How can parents help a child with known or suspected dysgraphia?
Ready for some good news?
Because symptoms of dysgraphia can be improved in many different ways—to help your child become a more confident and proficient writer.
If you believe your child may be experiencing dysgraphia but they haven’t yet been formally identified, assessed, or diagnosed—the first step is to reach out to trusted professionals like your child’s teacher or pediatrician.
They can help you decide upon next steps and can connect you with skilled therapists who can formally evaluate your child and develop a treatment plan if indicated.
Occupational therapists and speech therapists are generally your go-to specialists to assess and treat signs and symptoms of dysgraphia in children. These professionals can offer thorough evaluations of your child’s skills, and determine their treatment needs.
While the idea of your child receiving a diagnostic label may be a bit scary, diagnoses are important for some key reasons.
When your child is diagnosed with dysgraphia, they unlock access to services and supports they wouldn’t otherwise qualify for under the current educational system.
Because overcoming dysgraphia involves explicit, systematic instruction, provided by a qualified professional, pursuing a diagnosis can help secure these educational support services for your child—often at no cost to you.
At The Loop, our skilled team of occupational therapists and speech-language pathologists are experts at assessing and treating dysgraphia in children.
Treatment for dysgraphia depends on your child’s individual symptoms and needs.
At The Loop, we always craft customized treatment plans that take into account the goals, needs, and preferences of each individual child and family we’re honored to serve.
Treatment for dysgraphia often includes a combination of accommodations, therapy sessions, and modifications, to help your child succeed across their daily environments.
In practice, these may look like—
Working with your child's teacher to offer them more time to complete written work
Training your child in use of alternative writing devices, like a computer, tablet, or talk to text software
Making testing accommodations, such as allowing your child to complete tests orally, instead of in writing
One-on-one therapy sessions, designed to support your child and train them in strategies and exercises to improve their writing skills
Therapy support provided in the classroom setting, to assist your child in implementing trained strategies effectively, ensure their teacher is up to date on any accommodations, and promote your child’s self-monitoring skills throughout the school day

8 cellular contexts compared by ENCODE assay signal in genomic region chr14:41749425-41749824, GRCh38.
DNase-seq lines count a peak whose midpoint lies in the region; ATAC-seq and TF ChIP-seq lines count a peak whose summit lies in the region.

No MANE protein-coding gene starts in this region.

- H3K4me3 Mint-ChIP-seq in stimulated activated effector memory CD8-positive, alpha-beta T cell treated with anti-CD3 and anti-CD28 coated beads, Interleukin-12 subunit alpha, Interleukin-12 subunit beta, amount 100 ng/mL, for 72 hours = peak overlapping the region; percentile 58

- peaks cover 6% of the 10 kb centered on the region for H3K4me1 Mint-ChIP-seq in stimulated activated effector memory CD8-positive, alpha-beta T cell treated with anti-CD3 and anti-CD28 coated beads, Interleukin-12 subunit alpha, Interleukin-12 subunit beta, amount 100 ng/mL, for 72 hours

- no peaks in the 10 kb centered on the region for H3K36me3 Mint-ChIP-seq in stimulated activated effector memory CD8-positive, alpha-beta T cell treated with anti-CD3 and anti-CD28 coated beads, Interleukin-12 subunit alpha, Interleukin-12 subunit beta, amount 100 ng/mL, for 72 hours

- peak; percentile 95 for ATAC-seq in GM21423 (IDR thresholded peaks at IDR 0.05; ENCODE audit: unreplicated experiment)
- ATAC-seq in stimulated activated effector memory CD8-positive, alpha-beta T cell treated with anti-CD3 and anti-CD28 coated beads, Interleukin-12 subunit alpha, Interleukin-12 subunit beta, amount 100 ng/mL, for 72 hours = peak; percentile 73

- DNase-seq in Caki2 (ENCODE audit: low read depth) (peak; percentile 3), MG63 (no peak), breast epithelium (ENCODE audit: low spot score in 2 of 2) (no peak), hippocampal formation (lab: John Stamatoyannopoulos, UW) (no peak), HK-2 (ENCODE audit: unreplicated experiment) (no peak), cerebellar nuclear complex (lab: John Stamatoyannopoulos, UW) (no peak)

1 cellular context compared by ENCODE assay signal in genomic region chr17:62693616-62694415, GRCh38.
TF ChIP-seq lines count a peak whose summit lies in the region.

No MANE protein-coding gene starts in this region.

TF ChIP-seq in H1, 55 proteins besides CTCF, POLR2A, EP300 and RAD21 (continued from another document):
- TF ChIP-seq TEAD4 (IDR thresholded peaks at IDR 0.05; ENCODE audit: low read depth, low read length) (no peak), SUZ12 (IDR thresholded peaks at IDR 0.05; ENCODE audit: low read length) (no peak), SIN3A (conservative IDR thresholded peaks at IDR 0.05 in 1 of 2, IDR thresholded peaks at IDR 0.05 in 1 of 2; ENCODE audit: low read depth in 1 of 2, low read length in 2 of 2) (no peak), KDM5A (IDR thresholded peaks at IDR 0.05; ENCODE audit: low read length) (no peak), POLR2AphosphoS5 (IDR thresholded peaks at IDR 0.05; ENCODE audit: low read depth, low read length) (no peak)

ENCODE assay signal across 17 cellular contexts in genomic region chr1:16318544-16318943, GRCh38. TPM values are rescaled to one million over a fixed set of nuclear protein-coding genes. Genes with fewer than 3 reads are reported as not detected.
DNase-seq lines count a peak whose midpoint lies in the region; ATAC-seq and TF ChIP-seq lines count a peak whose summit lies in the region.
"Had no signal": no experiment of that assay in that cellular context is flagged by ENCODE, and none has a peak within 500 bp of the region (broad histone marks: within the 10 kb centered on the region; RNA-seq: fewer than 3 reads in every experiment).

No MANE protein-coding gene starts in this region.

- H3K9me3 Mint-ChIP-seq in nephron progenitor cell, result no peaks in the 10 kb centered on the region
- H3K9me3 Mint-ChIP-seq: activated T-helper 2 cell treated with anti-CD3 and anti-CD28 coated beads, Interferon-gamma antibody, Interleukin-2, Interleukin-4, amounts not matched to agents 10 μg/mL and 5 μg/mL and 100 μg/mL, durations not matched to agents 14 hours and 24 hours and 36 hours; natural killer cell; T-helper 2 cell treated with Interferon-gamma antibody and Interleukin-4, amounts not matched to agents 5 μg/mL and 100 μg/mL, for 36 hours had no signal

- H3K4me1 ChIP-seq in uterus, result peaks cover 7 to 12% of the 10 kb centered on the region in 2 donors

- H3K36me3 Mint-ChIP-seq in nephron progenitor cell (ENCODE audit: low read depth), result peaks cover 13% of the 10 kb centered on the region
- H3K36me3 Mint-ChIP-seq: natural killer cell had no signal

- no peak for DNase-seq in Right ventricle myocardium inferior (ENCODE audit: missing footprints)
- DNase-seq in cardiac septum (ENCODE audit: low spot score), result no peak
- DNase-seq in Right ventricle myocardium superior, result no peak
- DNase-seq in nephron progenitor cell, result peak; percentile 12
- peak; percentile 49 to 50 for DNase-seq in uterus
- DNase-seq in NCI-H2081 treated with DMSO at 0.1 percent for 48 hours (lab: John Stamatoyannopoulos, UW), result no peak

Providing you with training and home carryover exercises, to support your child at home as well as at school
Treatment for dysgraphia is generally focused on helping your child learn how to form letters and words accurately and with increased speed.
When you work with The Loop, our team will always keep you informed about your child’s goals and progress in our therapy plans.
We value you as a core member of your child’s therapy team, and will offer you the information and training you need to support your child's writing skills with clarity and confidence.
The Loop team will work closely with you, your child, and their school to develop and implement a customized therapy plan designed to enhance their written communication skills.
Because writing is a major way we communicate as adults in the world—and we want your child to have all the tools they need to thrive, both in school and in life.
Our therapists are skilled at assessing and recognizing the signs of dysgraphia in children.
We’re also experts at crafting individualized treatment plans that will not only target your child’s needs, but do so in a way they find fun and motivating! Because we believe enjoyment and benefit are not mutually exclusive.
If your child is experiencing dysgraphia, we’re here to ensure they can learn the writing skills and strategies they need to thrive.
Is your school in the loop of the best therapy and learning support services in Chicago? If not, send them our way! We partner exclusively with Chicago area private schools to offer easy access to our top-notch services.
Speaking of our awesome services, The Loop is proud to offer Chicago families access to speech, language, occupational, and behavioral therapy services. Plus, we also offer learning support services, including learning remedication, educational consultancy and advocacy, and executive function coaching. Talk about well rounded!
Stay in the loop by following us on your fav social platforms @theLoopSLL. And you can always reach us via email with questions at firstname.lastname@example.org. Be sure to visit our blog regularly for lots of great articles about topics of interest to you!